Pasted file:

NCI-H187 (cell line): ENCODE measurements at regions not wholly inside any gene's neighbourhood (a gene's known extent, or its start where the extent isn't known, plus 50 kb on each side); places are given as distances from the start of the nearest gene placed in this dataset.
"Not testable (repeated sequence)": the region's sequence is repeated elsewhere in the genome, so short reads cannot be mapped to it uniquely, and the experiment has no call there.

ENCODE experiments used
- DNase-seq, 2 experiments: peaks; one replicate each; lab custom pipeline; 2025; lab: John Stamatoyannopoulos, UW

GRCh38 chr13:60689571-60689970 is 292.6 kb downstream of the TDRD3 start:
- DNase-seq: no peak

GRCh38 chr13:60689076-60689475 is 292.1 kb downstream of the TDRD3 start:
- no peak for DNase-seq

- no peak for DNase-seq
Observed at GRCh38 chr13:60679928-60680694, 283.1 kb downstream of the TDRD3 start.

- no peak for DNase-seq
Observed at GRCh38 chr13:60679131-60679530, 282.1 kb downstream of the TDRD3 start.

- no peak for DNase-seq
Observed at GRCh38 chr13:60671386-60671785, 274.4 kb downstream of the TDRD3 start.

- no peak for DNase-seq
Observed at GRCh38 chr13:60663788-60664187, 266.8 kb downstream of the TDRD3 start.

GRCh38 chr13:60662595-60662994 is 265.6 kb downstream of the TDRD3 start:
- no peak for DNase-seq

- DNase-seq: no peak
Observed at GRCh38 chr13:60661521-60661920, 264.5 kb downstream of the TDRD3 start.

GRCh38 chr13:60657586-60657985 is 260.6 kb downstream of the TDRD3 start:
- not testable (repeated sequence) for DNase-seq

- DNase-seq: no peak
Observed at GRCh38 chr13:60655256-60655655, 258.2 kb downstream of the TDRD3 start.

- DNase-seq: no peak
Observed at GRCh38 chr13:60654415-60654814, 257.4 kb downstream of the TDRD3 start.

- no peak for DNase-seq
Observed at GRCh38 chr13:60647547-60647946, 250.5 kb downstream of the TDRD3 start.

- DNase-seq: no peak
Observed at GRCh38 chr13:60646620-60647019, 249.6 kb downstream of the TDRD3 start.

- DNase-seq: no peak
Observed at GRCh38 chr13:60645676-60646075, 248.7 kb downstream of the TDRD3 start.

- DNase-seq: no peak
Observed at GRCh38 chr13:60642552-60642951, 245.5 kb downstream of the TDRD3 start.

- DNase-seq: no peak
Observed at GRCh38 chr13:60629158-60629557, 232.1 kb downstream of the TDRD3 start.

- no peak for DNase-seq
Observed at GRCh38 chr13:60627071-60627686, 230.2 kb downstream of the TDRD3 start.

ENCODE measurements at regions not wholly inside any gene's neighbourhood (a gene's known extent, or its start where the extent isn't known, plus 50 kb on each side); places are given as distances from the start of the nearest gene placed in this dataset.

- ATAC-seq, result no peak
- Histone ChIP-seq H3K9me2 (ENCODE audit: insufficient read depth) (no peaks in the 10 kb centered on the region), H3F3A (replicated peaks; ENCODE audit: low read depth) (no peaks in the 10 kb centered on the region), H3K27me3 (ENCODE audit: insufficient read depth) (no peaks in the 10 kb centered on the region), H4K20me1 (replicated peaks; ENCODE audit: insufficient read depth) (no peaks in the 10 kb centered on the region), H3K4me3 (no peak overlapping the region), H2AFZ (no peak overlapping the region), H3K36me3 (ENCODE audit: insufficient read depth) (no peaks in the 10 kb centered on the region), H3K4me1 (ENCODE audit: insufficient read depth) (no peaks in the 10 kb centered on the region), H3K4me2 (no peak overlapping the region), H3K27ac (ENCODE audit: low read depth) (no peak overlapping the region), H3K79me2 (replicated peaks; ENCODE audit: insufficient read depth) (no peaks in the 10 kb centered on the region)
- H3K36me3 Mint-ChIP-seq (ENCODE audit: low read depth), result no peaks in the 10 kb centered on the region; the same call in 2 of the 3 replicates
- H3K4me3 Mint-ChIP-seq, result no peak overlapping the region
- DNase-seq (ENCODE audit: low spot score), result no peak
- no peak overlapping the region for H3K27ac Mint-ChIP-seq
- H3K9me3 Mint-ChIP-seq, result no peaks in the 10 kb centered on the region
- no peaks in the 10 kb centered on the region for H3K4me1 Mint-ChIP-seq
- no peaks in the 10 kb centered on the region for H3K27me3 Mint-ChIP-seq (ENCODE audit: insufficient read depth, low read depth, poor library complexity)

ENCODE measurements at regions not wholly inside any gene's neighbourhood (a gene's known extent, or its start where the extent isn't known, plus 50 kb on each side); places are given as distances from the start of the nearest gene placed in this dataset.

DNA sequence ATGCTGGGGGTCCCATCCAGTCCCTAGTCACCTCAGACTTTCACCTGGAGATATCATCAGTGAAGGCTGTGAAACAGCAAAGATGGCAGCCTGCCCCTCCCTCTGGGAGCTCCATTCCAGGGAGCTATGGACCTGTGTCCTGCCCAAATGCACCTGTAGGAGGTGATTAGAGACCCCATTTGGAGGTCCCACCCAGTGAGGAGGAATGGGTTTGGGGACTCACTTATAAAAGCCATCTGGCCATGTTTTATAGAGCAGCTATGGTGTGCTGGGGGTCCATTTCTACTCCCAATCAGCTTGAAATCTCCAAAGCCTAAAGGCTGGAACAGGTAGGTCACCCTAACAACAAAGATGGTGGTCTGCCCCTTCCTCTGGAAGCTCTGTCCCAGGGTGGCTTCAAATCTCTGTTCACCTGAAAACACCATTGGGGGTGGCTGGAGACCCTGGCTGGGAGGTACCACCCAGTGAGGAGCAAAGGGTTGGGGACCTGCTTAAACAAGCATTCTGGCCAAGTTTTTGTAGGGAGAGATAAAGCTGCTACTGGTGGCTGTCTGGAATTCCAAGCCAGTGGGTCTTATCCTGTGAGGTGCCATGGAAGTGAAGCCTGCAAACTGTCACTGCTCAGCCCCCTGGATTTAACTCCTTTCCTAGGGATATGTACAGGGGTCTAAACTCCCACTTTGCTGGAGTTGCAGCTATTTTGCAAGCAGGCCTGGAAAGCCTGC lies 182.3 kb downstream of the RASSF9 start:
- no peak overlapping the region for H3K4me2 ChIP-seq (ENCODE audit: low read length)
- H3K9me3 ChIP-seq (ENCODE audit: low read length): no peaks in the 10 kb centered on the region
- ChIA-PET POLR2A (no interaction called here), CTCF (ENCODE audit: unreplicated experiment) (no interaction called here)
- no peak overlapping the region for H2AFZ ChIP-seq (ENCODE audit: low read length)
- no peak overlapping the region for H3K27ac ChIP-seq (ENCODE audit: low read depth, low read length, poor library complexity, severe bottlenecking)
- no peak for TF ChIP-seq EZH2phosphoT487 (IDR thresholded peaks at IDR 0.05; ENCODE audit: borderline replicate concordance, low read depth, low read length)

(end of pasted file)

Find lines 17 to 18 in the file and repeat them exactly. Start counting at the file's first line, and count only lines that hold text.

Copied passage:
GRCh38 chr13:60662595-60662994 is 265.6 kb downstream of the TDRD3 start:
- no peak for DNase-seq